Tuesday, 8 September 2015

On being welcomed (or not) by a Congregation (following up on my 360 Church experience)

I wrote this piece for  "The Vıntage Voice"  a newsletter which serves  The Church Pension Fund’s Family of Beneficiaries in  ■ April 2009  (I have edited it a bit for clarity)

I Was a Stranger 

 “I was a stranger and you welcomed me.” (Matthew 25: 35b)

In 1991, I was blessed to take a sabbatical leave from St. Stephen’s in Pittsfield, MA, where I was the rector. I hung my hat at St. Luke’s on Peachtree Street in Atlanta, GA, there to learn much about urban ministry. I also took three courses at the Interdenominational Centre at Atlanta University, a consortium of seminaries of historic black churches. My studies included courses on “Black People in the Bible” and “An Overview of Historic Black Churches,” as well as a terrific course on preaching taught by Dr. Henry Mitchell.

Dr. Mitchell was slated to preach one Sunday at Beulah Baptist Church in Decatur, so I took myself there to hear him. I arrived a bit late, wearing a clerical collar, as I had presided at the 8:00 a.m. Eucharist at St. Luke’s earlier that morning. We latecomers were held in a foyer whilst the minister prayed the long Pastoral Prayer. A member of the church approached me and said, “When this prayer is ended, you will go up onto the platform and join the other ministers.” I protested, saying that I’d be happy to sit with the congregation. She fixed me with “a look” and said, “When this prayer is over, you will go up to the platform and join the other ministers.” I knew better than to fight with a “mother of the Church.”

The senior pastor welcomed me and found out a little bit about me during the hymn which followed the Pastoral Prayer. At announcement time, he introduced me as if I were a long-lost friend of the church, which was true so far as he was concerned. And, of course, I was smothered with welcomes at the fellowship hour after service.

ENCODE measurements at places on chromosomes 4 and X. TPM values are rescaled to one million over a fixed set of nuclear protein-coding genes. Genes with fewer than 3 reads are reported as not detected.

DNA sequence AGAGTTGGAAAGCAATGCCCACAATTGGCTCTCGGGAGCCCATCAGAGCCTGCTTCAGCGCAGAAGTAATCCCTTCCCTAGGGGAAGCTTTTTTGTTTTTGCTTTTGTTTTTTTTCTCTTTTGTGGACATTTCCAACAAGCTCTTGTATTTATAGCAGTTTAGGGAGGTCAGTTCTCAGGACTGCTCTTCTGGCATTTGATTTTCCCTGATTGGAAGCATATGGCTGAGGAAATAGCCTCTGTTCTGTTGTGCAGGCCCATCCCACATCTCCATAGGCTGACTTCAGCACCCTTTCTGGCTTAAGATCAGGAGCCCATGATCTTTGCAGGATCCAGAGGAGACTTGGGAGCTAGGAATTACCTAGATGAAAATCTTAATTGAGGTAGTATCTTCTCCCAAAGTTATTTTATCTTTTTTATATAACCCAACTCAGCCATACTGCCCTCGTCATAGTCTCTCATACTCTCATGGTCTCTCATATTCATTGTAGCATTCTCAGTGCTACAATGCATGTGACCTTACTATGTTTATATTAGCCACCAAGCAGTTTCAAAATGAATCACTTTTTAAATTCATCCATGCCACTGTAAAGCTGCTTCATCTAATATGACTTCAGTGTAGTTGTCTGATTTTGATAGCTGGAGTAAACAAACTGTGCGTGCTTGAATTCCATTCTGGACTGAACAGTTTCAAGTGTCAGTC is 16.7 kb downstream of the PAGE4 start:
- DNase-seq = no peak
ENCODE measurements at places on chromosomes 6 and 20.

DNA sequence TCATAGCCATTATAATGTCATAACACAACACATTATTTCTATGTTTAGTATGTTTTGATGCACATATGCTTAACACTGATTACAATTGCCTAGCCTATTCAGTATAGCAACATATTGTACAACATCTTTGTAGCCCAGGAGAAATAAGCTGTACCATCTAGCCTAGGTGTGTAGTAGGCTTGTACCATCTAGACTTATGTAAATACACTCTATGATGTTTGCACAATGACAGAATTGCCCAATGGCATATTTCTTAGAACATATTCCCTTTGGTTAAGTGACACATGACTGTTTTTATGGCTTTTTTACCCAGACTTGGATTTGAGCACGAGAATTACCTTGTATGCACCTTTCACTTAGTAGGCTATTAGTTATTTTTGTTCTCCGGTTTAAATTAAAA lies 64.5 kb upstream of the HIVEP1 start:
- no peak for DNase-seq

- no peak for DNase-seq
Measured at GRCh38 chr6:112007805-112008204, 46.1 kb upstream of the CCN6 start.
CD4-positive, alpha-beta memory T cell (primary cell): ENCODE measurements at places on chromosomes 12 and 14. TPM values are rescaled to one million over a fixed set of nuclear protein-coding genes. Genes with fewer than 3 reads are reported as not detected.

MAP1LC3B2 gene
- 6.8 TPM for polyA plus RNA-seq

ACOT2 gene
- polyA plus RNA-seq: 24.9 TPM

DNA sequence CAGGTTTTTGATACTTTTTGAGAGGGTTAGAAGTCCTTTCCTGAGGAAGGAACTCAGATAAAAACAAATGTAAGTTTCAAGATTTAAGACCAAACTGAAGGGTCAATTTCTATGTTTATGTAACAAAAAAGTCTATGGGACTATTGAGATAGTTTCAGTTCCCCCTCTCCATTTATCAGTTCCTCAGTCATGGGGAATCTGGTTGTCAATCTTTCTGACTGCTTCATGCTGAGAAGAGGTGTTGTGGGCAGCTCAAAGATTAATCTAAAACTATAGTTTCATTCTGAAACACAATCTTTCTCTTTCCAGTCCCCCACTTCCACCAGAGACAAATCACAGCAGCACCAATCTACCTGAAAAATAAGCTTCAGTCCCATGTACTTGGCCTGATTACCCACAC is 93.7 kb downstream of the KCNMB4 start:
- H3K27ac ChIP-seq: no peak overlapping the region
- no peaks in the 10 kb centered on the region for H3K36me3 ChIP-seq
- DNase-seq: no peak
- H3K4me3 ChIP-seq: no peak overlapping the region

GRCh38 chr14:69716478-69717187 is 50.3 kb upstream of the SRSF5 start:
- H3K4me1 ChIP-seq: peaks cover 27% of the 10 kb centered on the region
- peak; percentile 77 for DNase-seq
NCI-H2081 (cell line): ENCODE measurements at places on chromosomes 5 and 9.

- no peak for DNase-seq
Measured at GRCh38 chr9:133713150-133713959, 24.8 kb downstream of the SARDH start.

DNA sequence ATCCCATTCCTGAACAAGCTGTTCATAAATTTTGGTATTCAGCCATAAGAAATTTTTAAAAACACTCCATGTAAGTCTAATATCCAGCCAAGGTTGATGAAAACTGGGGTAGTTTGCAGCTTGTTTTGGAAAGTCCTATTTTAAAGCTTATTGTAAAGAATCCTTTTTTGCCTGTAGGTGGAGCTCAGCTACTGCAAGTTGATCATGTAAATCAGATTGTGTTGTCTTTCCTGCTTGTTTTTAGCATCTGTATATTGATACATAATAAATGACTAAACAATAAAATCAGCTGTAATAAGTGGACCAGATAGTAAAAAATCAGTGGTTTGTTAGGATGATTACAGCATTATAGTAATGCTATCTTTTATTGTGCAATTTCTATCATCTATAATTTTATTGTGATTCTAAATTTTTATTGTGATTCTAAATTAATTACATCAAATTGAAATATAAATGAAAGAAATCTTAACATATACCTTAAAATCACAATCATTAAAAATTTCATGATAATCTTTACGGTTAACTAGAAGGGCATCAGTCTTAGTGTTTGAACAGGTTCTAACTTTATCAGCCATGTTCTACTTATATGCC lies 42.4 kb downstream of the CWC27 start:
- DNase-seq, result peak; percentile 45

As I drove home, all I could think was, “I was a stranger and you welcomed me.” I resolved to “go and do likewise.”

Thereafter, whenever I spotted a cleric during the Eucharist, I would, at the Peace, ask her or him to join me and the other ministers at the Lord’s Table for the Great Thanksgiving.

I never asked once about denominational affiliation, for that seemed irrelevant. The late Bishop Alexander Stewart of Western Massachusetts was once asked if a Presbyterian minister might join in the laying on of hands at the ordination of a priest. “Certainly” he said. “He cannot take anything away, and he will probably add something.” I felt that way when Baptist, Methodist, or Pentecostal ministers joined me at the altar.

In June 2006, I retired from my cure at St. James’s, Cambridge, MA, and moved to Sarasota in southwest Florida. With the admonition of Bishop Gayle Harris of Massachusetts not to “re-engage too quickly” in my mind, I remained anonymous for the first year. I would “do the 8:00 creep” and slip into a parish at 7:59 a.m., leaving immediately after receiving communion. But the time came when I was refreshed and ready to engage in some more parish ministry.

I knew that the Diocese of Southwest Florida is awash with retired clerics, and I also suspected that this is not always good news for “retirement dioceses.” So I was joyfully surprised when Bishop Dabney T. Smith welcomed me with open arms and a warm heart, and promptly licensed me to officiate. I was also greatly surprised by the warmth of the welcome I received from local rectors.

There is a wonderful spirit of welcoming collegiality in this neck of the Episcopal woods. That welcoming spirit is generally present in congregations where I have been asked to supply.